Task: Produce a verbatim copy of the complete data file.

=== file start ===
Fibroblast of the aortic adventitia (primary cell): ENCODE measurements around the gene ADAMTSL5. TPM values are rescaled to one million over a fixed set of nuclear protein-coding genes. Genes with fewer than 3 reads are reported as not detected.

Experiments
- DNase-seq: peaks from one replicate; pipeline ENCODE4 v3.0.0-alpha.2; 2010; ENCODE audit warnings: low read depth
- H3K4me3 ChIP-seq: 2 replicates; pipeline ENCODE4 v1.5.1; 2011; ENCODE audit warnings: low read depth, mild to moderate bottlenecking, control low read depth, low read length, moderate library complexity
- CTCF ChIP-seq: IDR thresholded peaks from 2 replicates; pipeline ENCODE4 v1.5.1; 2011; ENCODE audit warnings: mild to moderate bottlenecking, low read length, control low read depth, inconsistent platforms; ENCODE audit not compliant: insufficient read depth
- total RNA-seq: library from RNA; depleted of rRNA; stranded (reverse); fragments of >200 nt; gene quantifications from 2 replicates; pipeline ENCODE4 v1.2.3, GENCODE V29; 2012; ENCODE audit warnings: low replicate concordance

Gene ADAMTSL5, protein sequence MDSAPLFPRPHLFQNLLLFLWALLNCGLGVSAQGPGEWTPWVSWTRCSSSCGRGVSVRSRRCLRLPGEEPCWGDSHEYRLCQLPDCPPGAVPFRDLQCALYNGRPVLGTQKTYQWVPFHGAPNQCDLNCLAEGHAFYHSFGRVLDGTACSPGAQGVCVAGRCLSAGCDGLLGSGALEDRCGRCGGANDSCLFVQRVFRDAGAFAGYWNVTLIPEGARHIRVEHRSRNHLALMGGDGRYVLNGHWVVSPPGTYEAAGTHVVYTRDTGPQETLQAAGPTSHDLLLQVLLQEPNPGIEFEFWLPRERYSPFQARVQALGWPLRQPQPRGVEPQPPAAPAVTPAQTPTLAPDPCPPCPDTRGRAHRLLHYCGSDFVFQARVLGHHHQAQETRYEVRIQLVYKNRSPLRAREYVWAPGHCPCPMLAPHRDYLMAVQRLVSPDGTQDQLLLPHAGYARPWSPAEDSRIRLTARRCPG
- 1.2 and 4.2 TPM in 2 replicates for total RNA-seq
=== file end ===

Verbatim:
Fibroblast of the aortic adventitia (primary cell): ENCODE measurements around the gene ADAMTSL5. TPM values are rescaled to one million over a fixed set of nuclear protein-coding genes. Genes with fewer than 3 reads are reported as not detected.

Experiments
- DNase-seq: peaks from one replicate; pipeline ENCODE4 v3.0.0-alpha.2; 2010; ENCODE audit warnings: low read depth
- H3K4me3 ChIP-seq: 2 replicates; pipeline ENCODE4 v1.5.1; 2011; ENCODE audit warnings: low read depth, mild to moderate bottlenecking, control low read depth, low read length, moderate library complexity
- CTCF ChIP-seq: IDR thresholded peaks from 2 replicates; pipeline ENCODE4 v1.5.1; 2011; ENCODE audit warnings: mild to moderate bottlenecking, low read length, control low read depth, inconsistent platforms; ENCODE audit not compliant: insufficient read depth
- total RNA-seq: library from RNA; depleted of rRNA; stranded (reverse); fragments of >200 nt; gene quantifications from 2 replicates; pipeline ENCODE4 v1.2.3, GENCODE V29; 2012; ENCODE audit warnings: low replicate concordance

Gene ADAMTSL5, protein sequence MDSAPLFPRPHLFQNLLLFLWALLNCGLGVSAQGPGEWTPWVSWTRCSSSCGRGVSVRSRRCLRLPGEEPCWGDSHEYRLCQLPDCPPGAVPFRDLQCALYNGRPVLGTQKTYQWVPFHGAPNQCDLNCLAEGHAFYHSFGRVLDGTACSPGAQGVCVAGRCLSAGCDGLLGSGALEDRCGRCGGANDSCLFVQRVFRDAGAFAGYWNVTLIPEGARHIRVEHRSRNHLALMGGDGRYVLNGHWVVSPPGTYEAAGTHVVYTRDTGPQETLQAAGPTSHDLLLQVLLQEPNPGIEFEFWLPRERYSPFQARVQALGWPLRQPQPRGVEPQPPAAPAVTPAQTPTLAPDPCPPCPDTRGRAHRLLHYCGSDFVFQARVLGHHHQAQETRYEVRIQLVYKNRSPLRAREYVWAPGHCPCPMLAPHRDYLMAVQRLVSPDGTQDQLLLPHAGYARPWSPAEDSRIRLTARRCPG
- 1.2 and 4.2 TPM in 2 replicates for total RNA-seq